The Power of Performance: Generative Virtuality
Rivette’s stated desire for making Out 1 was initially to go even further in exploring the filmed theatre rehearsal work first portrayed in Paris Belongs to Us then more directly in L’amour fou (1968). Also expanded from those films is Out 1’s highly developed essaying of the Shakespearean theme, wherein social reality is a “stage” upon which everyone plays out a performance of conscious or less conscious, but largely pre-given roles.
This central framing of performance makes clear something that is true of any film featuring human beings: the unique force of an actor’s bodily presence and movement. The way Michael Lonsdale as Thomas carries his large, hunched frame, walks with slight pigeon-toe effect, the delicate yet awkward way he moves his small hands, and the recognisable “grain” of his voice, make it impossible to separate the actor’s tics from our perception of the character – or, from the overall visual, textural, and performative character of Out 1 itself. Sarah/Lafont and Pauline-Emilie/Ogier’s eerie Aubade bedroom discussion provides another example. The scene has a subtly frightening atmosphere generated by an on/off-screen performative combination comprising the former figure’s vaguely threatening gaze and the latter’s palpable nervousness, the ramshackle coastal mansion’s overdetermined strangeness, the film’s own material, opaque documentary-like 16mm textures, and Rivette’s insistence – apparently unnerving both women immensely – that the actors improvise based on nothing (Fischer and Reichart 2015).
The central role of improvisation in Out 1 is signposted as a major theme right from the start via the lengthy theatre exercises, framing what will become multiple modes of performance and the evocation of associated networks and thereby virtuality. Wiles discusses the film’s connection to theatrical tradition, from Ancient Greece to Eugène Ionesco and Antonin Artaud:
Rivette relinquishes artistic autonomy in Out 1 to use chance and improvisation in the creation of an open, indeterminate work. Modelled on the idea of the maze, or labyrinth, Out 1 presents a new genus, the type of film that Rivette had called for in the aftermath of May ’68[…] For Rivette, this experience is at times incantatory and violent, associated with Artaud’s theatrical aesthetics and Greek dramaturgy. At other times, this experience is silent and dreamlike, drawing upon the dream in a manner similar to the enigmatic city spaces of Breton’s Nadja or the absurdist imagery of Ionesco. Uncanny duplications accentuate his dreamlike effect, erasing psychological differences between characters and frustrating reason. (2010: pp. 158-9)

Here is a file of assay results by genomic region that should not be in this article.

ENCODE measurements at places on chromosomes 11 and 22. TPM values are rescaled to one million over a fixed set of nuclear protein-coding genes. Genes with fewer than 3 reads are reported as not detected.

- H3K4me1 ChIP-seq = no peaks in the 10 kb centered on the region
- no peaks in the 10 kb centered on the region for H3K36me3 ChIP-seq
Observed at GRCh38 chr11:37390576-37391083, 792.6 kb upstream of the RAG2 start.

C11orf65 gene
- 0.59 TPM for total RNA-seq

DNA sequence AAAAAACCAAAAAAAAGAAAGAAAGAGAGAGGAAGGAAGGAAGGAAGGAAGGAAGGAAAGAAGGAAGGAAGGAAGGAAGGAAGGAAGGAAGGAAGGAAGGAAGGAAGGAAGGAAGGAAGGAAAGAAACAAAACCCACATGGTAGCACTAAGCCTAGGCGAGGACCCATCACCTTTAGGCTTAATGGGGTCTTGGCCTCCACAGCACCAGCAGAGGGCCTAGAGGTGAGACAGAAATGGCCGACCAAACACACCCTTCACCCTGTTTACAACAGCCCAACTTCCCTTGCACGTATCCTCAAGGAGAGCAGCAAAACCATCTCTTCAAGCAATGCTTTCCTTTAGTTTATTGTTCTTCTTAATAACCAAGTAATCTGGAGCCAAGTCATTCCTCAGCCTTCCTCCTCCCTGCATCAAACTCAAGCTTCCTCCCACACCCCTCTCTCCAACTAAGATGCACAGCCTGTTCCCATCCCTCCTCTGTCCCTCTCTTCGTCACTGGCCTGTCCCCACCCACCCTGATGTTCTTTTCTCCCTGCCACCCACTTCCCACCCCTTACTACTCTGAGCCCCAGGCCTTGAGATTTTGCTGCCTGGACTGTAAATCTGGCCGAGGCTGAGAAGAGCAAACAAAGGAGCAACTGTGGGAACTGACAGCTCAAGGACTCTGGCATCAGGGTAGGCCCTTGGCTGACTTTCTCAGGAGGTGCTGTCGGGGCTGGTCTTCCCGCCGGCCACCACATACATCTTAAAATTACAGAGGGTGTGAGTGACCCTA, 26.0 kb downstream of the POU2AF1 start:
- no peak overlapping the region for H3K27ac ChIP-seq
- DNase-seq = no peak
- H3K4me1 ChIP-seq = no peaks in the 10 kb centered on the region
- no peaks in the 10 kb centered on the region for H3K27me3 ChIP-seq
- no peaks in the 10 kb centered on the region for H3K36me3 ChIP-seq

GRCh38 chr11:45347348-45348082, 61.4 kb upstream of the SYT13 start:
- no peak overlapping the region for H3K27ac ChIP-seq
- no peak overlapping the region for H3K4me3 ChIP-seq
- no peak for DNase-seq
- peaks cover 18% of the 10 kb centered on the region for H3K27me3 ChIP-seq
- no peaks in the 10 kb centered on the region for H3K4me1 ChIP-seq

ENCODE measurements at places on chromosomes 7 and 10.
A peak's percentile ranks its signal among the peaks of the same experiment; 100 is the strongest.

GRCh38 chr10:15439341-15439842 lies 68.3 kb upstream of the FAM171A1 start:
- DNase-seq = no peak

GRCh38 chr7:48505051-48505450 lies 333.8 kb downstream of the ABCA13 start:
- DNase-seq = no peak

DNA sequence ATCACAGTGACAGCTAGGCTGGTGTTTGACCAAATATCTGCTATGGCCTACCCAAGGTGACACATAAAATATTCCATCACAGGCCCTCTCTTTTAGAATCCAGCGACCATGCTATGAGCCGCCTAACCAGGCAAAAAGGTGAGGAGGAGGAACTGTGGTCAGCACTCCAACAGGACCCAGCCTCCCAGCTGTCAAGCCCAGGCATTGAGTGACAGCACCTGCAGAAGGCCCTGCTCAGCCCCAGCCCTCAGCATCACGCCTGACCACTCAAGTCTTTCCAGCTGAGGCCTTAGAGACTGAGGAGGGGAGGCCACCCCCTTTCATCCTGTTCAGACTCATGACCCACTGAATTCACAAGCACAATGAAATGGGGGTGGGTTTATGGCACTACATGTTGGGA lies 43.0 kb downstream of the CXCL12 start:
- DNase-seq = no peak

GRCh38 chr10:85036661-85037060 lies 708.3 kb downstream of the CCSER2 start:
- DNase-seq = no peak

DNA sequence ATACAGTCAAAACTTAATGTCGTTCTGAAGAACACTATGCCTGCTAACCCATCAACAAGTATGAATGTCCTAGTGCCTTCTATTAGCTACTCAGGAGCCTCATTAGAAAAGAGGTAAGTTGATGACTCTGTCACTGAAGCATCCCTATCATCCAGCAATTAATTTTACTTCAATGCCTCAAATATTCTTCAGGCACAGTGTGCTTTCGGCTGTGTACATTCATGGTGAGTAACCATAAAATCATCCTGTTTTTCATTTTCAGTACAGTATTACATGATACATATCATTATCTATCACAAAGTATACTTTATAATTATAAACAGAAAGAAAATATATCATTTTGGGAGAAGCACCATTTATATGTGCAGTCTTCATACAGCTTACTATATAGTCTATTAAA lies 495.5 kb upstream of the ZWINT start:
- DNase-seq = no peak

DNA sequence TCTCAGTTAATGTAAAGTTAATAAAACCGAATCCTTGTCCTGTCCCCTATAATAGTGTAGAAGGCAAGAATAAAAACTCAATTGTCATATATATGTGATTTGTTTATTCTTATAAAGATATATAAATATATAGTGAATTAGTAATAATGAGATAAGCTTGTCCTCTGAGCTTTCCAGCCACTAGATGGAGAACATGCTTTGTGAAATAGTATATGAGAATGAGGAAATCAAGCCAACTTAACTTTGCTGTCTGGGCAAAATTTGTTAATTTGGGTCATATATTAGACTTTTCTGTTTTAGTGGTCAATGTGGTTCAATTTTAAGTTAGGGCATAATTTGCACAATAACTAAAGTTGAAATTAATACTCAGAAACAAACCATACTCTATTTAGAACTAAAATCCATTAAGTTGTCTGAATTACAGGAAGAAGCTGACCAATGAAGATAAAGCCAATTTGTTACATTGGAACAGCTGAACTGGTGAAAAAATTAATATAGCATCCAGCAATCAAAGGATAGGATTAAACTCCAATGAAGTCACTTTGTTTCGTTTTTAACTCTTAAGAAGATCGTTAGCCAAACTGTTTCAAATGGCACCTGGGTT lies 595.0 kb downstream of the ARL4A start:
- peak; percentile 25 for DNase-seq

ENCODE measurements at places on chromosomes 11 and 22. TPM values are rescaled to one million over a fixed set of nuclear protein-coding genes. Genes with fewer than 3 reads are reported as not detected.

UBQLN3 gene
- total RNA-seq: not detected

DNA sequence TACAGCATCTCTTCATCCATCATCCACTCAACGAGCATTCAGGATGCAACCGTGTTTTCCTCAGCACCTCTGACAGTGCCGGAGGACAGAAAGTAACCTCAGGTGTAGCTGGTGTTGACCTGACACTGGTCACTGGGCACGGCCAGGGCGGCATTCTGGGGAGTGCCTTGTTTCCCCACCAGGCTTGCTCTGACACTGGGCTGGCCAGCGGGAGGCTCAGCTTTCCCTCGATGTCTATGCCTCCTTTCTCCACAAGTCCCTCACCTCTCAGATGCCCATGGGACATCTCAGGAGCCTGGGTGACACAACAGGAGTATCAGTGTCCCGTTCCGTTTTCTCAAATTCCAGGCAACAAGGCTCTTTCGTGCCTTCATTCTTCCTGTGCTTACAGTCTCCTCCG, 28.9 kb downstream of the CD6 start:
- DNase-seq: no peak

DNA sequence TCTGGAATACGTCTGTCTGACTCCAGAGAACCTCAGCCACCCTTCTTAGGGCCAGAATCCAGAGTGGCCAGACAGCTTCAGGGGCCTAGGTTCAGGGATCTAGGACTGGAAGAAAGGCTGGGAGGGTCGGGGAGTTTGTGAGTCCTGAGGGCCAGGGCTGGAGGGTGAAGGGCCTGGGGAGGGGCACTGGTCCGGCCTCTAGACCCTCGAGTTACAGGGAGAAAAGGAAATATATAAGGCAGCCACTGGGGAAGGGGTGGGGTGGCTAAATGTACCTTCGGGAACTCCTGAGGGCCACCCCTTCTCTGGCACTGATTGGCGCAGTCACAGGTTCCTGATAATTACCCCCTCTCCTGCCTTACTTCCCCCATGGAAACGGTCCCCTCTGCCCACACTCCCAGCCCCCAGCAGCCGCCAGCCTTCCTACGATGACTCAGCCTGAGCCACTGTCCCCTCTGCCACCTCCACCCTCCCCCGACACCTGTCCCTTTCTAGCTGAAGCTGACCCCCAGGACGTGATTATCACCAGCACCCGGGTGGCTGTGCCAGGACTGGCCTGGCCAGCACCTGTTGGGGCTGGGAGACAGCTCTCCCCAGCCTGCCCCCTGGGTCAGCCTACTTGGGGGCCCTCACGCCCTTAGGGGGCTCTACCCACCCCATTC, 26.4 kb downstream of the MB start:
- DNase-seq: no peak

Less obvious and commented on, yet just as important as a structuring tool marking the film’s distinct modernism, is its serial form, especially prominent at the time of Out 1 in France across the arts. This was particularly so in the world of avant-garde music via the theoretical and composition work of Pierre Boulez, who saw both seriality and the labyrinth as important drivers of contemporary art’s continuation through the destruction of traditional forms, marking “certainly one of the most considerable advances in Western thought”. This was in opposition to a “classical” understanding of the artwork as “one, a single object of contemplation or delectation, which the listener finds in front of him and in relation to which he takes up his [sic] position” (Boulez, quoted in Wiles 2010: p. 148). Boulez situated the advent of serialism and labyrinth structures in art as overturning a “Copernican” conception of the universe, in favour of one made up of relative forms, and thereby in permanent revolution. (Wiles 2010: p. 148)